Intellectual Disabilities, Aging and Dementia

Q&A on COVID-19 and Down Syndrome

The unprecedented spread of the Coronavirus Disease 2019 (COVID-19) is presenting the world with a unique challenge and, in our case, calls for a united response to better understand its impact on the Down syndrome community. Information in this Question and Answer (Q&A) document can be used to help you support your loved one with Down syndrome.

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An important objective of Catholic Charities Hawaiiʻs grant from the Administration for Community Living (ACL) is to improve the quality and effectiveness of programs and services to individuals aging with intellectual disabilities (ID) with dementia or at high risk for developing dementia.

The major national advocate for this issue and one of the principal collaborators on our grant is:

The National Task Group on Intellectual Disabilities & Dementia Practices (NTG):
From NTG website: “NTG is a coalition charged with ensuring that the interests of adults with intellectual and developmental disabilities who are affected by Alzheimerʻs disease and dementias – as well as their family and friends — are taken into account as part of the National Plan to Address Alzheimerʻs Disease.”

Facts from NTG curriculum

  • Most adults with ID are typically at no more risk for dementia than the general population
  • Exception: Adults with Down syndrome (DS) are at increased risk!
  • Persons living with Down syndrome share a gene that causes Alzheimerʻs disease
  • 50% or more of people with Down syndrome will develop Alzheimerʻs dementia in their lifetimes. About 30% of people with DS who are in their 50s have Alzheimerʻs dementia. (from 2019 Alzheimerʻs Association Facts & Figures:
  • Persons with Down syndrome can show signs of Alzheimerʻs disease at a younger age (40s and 50s)
  • There is a more rapid progression of the disease in this group
  • Adults aging with DS are at risk for diseases and changes about 20 years earlier than the general population
  • Alzheimerʻs disease presents differently in people with Down syndrome (abrupt onset of seizure activity, and other symptoms)
  • Conditions associated with IDD may be mistaken for symptoms of dementia (Diagnostic Overshadowing)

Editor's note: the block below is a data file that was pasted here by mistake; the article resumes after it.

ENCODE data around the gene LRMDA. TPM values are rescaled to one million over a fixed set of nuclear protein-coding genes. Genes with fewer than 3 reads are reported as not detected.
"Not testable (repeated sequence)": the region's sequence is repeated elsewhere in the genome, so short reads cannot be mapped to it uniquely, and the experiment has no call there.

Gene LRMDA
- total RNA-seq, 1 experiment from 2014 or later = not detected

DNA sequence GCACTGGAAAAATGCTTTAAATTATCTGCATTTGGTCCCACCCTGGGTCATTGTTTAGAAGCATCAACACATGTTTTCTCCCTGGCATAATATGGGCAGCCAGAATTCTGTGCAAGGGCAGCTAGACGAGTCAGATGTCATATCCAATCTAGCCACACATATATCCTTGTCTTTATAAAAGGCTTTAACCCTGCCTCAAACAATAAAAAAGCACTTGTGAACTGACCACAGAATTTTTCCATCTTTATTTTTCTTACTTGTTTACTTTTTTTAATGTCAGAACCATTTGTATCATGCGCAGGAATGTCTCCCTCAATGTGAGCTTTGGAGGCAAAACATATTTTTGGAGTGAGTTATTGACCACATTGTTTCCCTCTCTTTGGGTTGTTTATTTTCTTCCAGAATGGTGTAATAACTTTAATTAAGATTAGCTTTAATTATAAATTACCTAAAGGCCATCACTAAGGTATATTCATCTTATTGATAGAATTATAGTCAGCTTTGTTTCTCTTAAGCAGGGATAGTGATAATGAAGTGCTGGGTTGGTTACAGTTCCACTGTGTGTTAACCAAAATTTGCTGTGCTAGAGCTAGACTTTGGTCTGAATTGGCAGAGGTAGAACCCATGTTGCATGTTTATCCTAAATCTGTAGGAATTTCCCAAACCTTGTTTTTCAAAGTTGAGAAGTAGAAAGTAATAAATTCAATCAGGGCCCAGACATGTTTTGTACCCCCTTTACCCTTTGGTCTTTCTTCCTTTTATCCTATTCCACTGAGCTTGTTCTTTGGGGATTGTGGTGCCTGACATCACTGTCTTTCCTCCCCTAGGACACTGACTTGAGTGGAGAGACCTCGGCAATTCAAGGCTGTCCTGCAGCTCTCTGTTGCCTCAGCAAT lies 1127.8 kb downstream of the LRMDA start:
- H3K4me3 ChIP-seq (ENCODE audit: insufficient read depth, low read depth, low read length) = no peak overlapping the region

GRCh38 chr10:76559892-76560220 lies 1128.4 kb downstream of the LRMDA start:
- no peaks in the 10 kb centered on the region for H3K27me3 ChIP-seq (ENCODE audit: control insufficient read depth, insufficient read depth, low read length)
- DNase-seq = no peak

Catholic Charities Hawaii will be working closely with NTG experts on the following activities and will post these trainings and resources on this website as theyʻre developed:

  • Provide ongoing trainings and increase awareness on ID & Dementia for family caregivers and service providers for this population
  • Create a Hawaii booklet on Caregiving, Aging and Intellectual Disabilities to be printed and available online
  • Provide national and local webinars to caregivers and professionals on different topics related to intellectual disabilities and dementia
  • Increase Hawaii usage of NTGʻs Early Detection Screen for Dementia (NTG-EDSD) Itʻs recommended that this detection tool be used as a baseline assessment for persons with ID at age 40. The screening tools used to detect dementia in the larger population should not be used for persons living with ID, so NTG developed this customized instrument. Catholic Charities Hawaii will host webinar trainings of the usage of this tool to be given by family caregivers and providers who are familiar with their person with ID
  • Train and work with doctors who have patients with IDD to increase linkages and information on ID and Dementia
  • Produce a local video on ID and Dementia that will be linkable online and shown in group settings

Webninars and Resources

In the coming months, Catholic Charities Hawaii will archive webinars and resouces related to Intellectual Disabilities and Dementia:

Aging Well with Disabilities: Strategies for Brain Health Across the Lifespan
Presented by Lucille Esralew, PhD
From March 2, 2020 PacRim Conference, Hawaii Convention Center

Accompanying PDF attachment links for this video:
PDF slides
Dr. Lucille Esralew Biosketch

Early Detection of Changes Associated with Cognitive Decline in Adults with Intellectual & Developmental Disabilities
Presented by Lucillle Esralew, PhD
Zoom Session, March 3, 2020

Accompanying PDF attachment links for this video:
PDF Slides

Supported in part by grant No. 90ADPI0011-01-00 from the U.S. Administration for Community Living, Department of Health and Human Services, Washington, D.C. 20201. Grantees undertaking projects with government sponsorship are encouraged to express freely their findings and conclusions. Points of view or opinions do not, therefore, necessarily represent official ACL policy. The grant was awarded to Catholic Charities Hawaii for the Alzheimer’s Disease Program Initiative.